2. (also calledpara population control) the limitation by man of numbers of harmful plants or animals by artificial means, e.g. spraying with chemicals, poisoning, shooting or by seminatural means such as BIOLOGICAL CONTROL. See also REGULATION (2).
  3. (control system) a system that regulates a chemical process such as thyroxine production. See FEEDBACK MECHANISM.
Collins Dictionary of Biology, 3rd ed. © W. G. Hale, V. A. Saunders, J. P. Margham 2005


To regulate, restrain, correct, or restore to normal.
Medical Dictionary for the Dental Professions © Farlex 2012

Patient discussion about control

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More discussions about control
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References in periodicals archive ?
A very important part of running any mixing operation is the calibration of the various gauges used in the system to provide measured feedback and/or control of functionality.
of sales at Eurotherm, which offers networkable temperature controls using DeviceNet and Profibus and has many injection molding applications and some extrusion installations using these protocols.
Companies that perform their balance sheet account reconciliations too late for them to count as preventative controls should
In our article, we comment that the use of existing CATI systems, like the Behavioral Risk Factor Surveillance System (BRFSS), can provide a practical means for obtaining controls in case-control studies, and the letter by Kirk and colleagues describes their use of the CATI infrastructure to create a "control bank" for acute infectious disease outbreak investigations.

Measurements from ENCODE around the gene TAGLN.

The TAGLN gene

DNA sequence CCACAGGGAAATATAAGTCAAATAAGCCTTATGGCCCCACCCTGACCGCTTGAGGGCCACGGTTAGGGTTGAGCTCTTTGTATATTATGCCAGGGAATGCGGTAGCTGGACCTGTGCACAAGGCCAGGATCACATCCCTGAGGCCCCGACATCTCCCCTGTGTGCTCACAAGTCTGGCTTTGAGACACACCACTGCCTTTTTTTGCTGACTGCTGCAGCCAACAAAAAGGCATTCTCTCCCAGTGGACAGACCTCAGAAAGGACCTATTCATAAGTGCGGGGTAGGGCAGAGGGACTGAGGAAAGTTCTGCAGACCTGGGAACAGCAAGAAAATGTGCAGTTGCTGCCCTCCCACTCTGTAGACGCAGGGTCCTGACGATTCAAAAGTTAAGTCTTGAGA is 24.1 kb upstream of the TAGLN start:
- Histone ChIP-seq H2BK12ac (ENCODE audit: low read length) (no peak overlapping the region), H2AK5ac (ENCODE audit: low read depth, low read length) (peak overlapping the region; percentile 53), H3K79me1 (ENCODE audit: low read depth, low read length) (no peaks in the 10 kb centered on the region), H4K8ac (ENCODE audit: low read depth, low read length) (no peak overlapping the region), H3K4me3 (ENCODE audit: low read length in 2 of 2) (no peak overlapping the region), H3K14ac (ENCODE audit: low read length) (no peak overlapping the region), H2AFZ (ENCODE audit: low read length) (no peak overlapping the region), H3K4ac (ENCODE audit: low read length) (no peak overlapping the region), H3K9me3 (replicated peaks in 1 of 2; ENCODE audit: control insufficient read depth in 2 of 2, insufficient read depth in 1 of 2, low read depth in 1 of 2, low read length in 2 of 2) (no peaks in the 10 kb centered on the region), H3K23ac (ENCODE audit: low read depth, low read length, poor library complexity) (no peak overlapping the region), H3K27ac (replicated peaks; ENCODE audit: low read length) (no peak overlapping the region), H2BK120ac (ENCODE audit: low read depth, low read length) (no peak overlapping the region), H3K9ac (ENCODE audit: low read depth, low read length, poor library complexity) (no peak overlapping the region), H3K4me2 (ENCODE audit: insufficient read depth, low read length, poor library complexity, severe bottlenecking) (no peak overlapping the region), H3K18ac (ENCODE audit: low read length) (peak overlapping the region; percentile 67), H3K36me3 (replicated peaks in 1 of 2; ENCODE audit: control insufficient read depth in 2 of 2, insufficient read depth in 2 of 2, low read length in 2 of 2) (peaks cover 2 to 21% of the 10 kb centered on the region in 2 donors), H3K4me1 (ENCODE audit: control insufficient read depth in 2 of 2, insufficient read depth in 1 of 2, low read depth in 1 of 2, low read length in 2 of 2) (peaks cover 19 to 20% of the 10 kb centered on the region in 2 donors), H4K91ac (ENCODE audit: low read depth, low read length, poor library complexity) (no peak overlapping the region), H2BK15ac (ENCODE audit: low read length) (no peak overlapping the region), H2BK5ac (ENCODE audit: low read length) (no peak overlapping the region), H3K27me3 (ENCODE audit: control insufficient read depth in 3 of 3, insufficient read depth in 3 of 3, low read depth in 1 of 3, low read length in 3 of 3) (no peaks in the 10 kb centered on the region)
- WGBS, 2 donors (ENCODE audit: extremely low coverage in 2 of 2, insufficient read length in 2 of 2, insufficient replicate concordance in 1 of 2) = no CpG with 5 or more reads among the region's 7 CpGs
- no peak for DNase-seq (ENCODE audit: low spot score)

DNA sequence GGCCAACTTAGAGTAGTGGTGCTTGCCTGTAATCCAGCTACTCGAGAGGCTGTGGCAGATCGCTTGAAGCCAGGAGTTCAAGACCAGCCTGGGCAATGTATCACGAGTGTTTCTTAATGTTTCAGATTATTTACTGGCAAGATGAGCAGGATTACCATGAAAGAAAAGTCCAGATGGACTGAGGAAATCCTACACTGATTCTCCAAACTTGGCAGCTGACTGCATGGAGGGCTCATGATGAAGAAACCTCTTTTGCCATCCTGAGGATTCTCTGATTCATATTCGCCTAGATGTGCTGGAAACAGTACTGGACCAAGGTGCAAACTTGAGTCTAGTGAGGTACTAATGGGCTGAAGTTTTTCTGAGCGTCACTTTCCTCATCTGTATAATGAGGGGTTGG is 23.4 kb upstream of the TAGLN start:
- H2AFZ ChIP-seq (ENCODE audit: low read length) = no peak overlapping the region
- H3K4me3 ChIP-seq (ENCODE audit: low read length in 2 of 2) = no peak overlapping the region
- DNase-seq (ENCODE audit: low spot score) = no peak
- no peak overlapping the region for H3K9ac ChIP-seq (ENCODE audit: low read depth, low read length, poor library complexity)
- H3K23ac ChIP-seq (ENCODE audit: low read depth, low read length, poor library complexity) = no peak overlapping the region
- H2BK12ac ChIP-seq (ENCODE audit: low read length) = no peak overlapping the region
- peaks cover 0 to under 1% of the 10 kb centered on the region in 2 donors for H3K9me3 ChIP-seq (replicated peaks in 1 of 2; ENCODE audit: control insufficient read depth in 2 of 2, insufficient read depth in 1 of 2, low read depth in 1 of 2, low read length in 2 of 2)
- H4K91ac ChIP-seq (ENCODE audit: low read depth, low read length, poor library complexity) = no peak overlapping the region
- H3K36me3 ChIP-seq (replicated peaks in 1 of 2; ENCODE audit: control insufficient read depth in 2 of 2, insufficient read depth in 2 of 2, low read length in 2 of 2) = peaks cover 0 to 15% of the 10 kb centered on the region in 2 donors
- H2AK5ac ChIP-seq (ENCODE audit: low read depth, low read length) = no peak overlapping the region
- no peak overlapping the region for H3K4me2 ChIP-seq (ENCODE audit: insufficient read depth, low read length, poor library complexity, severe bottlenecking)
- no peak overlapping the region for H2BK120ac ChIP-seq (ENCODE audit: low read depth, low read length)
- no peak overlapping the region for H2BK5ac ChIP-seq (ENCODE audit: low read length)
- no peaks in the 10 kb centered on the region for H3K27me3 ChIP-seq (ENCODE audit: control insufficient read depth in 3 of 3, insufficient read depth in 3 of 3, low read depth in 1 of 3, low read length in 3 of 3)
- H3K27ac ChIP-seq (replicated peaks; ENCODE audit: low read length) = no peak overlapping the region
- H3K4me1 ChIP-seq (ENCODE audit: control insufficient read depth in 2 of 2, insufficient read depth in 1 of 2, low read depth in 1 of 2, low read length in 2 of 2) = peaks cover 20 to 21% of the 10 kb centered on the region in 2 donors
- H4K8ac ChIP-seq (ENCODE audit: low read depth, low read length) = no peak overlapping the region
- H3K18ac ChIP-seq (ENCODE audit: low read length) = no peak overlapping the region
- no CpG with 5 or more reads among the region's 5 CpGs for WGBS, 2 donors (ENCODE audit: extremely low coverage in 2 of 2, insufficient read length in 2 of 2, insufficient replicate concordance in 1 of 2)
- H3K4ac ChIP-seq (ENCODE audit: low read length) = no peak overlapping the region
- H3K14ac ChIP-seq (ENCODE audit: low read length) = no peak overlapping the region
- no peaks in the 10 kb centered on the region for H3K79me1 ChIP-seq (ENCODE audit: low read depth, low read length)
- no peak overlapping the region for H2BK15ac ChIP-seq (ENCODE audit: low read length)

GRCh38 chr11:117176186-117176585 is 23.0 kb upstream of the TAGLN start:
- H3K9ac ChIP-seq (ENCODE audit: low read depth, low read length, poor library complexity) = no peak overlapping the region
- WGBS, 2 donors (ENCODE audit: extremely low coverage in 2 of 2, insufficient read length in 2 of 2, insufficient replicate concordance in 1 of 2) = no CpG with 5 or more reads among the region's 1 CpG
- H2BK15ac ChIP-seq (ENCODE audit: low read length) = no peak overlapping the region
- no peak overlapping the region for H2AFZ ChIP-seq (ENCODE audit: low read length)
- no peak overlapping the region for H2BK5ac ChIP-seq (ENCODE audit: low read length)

* Test Controls: Key controls identified for each process should be tested at a minimum on an annual basis.
In 2004, most companies did not implement new systems during the fourth quarter of the fiscal year, because controls would have to be documented and tested before fiscal year-end.
It was ratified by process, operations and controls people prior to any detailed engineering.
404 compliance services include The Committee of Sponsoring Organizations' Internal Control-Integrated Framework and Control Objectives for Information and Related Technologies.
Next, the university should determine whether its control procedures are preventive or detective controls.
Managing Multiple Classroom AV Systems Control via IP AV systems for classrooms and lecture halls are likely duplicated throughout a school or the entire campus.
After solving the problems of propulsion and lift, the control of an aircraft was the third and possibly greatest challenge the Wright Brothers faced in conquering the air (Figure 1).
Although the practice of dentistry does not easily lend itself to administrative controls, changing the timing of some tasks could reduce the number of employees who are potentially exposed to a hazard.